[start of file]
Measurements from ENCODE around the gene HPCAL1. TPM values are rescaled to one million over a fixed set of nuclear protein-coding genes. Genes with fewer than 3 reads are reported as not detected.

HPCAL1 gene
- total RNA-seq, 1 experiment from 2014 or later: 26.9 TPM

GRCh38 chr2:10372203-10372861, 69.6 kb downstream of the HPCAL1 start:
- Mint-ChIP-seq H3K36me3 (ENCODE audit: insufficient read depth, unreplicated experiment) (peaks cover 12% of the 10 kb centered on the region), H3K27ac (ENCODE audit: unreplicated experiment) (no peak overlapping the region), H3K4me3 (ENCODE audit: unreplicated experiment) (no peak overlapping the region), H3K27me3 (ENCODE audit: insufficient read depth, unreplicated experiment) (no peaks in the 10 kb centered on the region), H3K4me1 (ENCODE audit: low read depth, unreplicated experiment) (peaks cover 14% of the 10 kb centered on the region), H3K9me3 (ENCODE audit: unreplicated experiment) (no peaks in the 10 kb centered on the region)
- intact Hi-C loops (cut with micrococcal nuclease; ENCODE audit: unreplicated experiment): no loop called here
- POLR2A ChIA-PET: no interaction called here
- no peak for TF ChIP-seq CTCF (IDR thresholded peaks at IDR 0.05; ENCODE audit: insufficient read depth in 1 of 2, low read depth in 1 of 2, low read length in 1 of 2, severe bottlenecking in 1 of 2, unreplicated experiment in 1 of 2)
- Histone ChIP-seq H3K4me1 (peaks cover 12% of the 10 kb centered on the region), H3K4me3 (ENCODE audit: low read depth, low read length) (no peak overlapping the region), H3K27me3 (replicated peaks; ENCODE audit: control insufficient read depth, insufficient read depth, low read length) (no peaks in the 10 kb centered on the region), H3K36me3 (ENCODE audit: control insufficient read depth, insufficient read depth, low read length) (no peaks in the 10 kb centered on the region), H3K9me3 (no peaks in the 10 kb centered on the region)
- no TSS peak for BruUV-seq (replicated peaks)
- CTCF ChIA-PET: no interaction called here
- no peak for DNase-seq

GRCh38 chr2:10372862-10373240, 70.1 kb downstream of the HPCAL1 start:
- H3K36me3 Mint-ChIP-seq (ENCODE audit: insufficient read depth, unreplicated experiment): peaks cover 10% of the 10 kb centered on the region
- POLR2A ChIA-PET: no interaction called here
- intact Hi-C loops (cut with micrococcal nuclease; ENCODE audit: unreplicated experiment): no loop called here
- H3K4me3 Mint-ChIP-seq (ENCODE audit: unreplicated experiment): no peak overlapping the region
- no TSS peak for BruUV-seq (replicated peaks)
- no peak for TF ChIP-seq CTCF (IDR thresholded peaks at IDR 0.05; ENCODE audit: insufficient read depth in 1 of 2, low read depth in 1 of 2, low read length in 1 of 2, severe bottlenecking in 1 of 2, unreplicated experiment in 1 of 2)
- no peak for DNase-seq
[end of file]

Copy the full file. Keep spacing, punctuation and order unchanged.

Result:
Measurements from ENCODE around the gene HPCAL1. TPM values are rescaled to one million over a fixed set of nuclear protein-coding genes. Genes with fewer than 3 reads are reported as not detected.

HPCAL1 gene
- total RNA-seq, 1 experiment from 2014 or later: 26.9 TPM

GRCh38 chr2:10372203-10372861, 69.6 kb downstream of the HPCAL1 start:
- Mint-ChIP-seq H3K36me3 (ENCODE audit: insufficient read depth, unreplicated experiment) (peaks cover 12% of the 10 kb centered on the region), H3K27ac (ENCODE audit: unreplicated experiment) (no peak overlapping the region), H3K4me3 (ENCODE audit: unreplicated experiment) (no peak overlapping the region), H3K27me3 (ENCODE audit: insufficient read depth, unreplicated experiment) (no peaks in the 10 kb centered on the region), H3K4me1 (ENCODE audit: low read depth, unreplicated experiment) (peaks cover 14% of the 10 kb centered on the region), H3K9me3 (ENCODE audit: unreplicated experiment) (no peaks in the 10 kb centered on the region)
- intact Hi-C loops (cut with micrococcal nuclease; ENCODE audit: unreplicated experiment): no loop called here
- POLR2A ChIA-PET: no interaction called here
- no peak for TF ChIP-seq CTCF (IDR thresholded peaks at IDR 0.05; ENCODE audit: insufficient read depth in 1 of 2, low read depth in 1 of 2, low read length in 1 of 2, severe bottlenecking in 1 of 2, unreplicated experiment in 1 of 2)
- Histone ChIP-seq H3K4me1 (peaks cover 12% of the 10 kb centered on the region), H3K4me3 (ENCODE audit: low read depth, low read length) (no peak overlapping the region), H3K27me3 (replicated peaks; ENCODE audit: control insufficient read depth, insufficient read depth, low read length) (no peaks in the 10 kb centered on the region), H3K36me3 (ENCODE audit: control insufficient read depth, insufficient read depth, low read length) (no peaks in the 10 kb centered on the region), H3K9me3 (no peaks in the 10 kb centered on the region)
- no TSS peak for BruUV-seq (replicated peaks)
- CTCF ChIA-PET: no interaction called here
- no peak for DNase-seq

GRCh38 chr2:10372862-10373240, 70.1 kb downstream of the HPCAL1 start:
- H3K36me3 Mint-ChIP-seq (ENCODE audit: insufficient read depth, unreplicated experiment): peaks cover 10% of the 10 kb centered on the region
- POLR2A ChIA-PET: no interaction called here
- intact Hi-C loops (cut with micrococcal nuclease; ENCODE audit: unreplicated experiment): no loop called here
- H3K4me3 Mint-ChIP-seq (ENCODE audit: unreplicated experiment): no peak overlapping the region
- no TSS peak for BruUV-seq (replicated peaks)
- no peak for TF ChIP-seq CTCF (IDR thresholded peaks at IDR 0.05; ENCODE audit: insufficient read depth in 1 of 2, low read depth in 1 of 2, low read length in 1 of 2, severe bottlenecking in 1 of 2, unreplicated experiment in 1 of 2)
- no peak for DNase-seq